Style setters aren't just born – they're more than often moulded by moms with flair to spare. At least that has been the experience of these young Canadian tastemakers, for whom mum's the word when it comes to inspiration.
Jean, Byron and Dexter Peart
Some kids are precociously style-savvy. Others are entrepreneurial. When Jean Peart discovered that her twin sons, Byron (left above) and Dexter, were tapering classmates' pants for a small fee, she knew that they were both. "We were fashion merchants at a really young age," Dexter jokes today.
Based in Montreal, the brothers continue to build upon their early enterprises as the founders of Want Les Essentiels de la Vie, a line of accessories that stand out for their refined, streamlined design. Last year, they opened their first retail location, The Want Apothecary in tony Westmount. And they've just launched another retail space in collaboration with niche French brand Maison Kitsuné at the NoMad Hotel in New York.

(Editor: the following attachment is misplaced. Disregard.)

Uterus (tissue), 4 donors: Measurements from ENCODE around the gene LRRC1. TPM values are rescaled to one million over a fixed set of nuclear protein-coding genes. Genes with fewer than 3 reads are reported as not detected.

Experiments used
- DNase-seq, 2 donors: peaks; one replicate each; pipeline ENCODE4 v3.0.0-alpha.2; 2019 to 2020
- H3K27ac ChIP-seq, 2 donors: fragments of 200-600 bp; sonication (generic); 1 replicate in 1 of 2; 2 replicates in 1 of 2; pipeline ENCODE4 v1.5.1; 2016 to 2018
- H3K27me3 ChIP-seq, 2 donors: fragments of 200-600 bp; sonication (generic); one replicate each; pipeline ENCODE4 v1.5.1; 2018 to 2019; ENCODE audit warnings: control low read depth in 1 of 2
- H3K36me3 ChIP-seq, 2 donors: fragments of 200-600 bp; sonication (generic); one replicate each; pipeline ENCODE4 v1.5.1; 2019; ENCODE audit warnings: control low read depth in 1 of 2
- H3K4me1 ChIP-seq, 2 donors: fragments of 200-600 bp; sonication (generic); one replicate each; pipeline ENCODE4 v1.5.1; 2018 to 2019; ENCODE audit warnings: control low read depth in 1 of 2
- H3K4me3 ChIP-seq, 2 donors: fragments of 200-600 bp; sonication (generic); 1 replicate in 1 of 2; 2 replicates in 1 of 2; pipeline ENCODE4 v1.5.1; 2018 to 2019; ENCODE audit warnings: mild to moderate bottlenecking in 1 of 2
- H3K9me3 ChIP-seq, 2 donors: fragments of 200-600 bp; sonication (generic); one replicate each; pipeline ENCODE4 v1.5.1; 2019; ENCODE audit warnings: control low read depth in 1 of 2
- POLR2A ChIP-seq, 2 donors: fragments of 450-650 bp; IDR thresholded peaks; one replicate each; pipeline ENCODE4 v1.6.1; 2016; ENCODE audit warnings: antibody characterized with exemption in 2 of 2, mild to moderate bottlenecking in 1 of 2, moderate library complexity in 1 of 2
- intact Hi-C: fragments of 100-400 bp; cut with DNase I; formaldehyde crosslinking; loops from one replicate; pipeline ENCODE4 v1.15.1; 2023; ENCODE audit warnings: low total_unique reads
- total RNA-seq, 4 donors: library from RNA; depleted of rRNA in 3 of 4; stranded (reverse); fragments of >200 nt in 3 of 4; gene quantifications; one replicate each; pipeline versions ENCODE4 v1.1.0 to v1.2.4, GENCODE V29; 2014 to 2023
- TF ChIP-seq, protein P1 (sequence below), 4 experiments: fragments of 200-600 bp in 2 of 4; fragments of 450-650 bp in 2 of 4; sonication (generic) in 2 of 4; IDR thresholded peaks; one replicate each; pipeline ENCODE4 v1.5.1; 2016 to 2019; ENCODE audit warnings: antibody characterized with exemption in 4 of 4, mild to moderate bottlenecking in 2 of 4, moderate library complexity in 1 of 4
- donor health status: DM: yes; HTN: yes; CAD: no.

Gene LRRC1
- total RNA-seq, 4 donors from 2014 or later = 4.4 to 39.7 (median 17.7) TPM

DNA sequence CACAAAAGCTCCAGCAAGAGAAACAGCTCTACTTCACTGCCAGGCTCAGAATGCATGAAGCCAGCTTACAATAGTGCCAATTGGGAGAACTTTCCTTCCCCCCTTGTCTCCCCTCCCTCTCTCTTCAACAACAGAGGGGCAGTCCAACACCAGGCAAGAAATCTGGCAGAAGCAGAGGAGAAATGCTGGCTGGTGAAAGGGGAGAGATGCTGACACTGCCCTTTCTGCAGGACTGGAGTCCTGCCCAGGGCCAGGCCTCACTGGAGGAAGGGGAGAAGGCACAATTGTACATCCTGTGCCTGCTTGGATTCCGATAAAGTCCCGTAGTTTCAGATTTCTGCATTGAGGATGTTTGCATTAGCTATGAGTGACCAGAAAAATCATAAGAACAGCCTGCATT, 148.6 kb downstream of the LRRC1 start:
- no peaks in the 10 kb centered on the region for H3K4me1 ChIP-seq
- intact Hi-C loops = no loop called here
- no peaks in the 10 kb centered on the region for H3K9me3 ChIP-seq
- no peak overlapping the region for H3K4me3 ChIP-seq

The Peart brothers' style, an understated sharpness familiar to those who read Monocle magazine and know their Acne from their A.P.C., can best be described as effortless. But effortless chic is in fact often learned from somewhere or someone and the twins are quick to cite their mother as a primary style influence.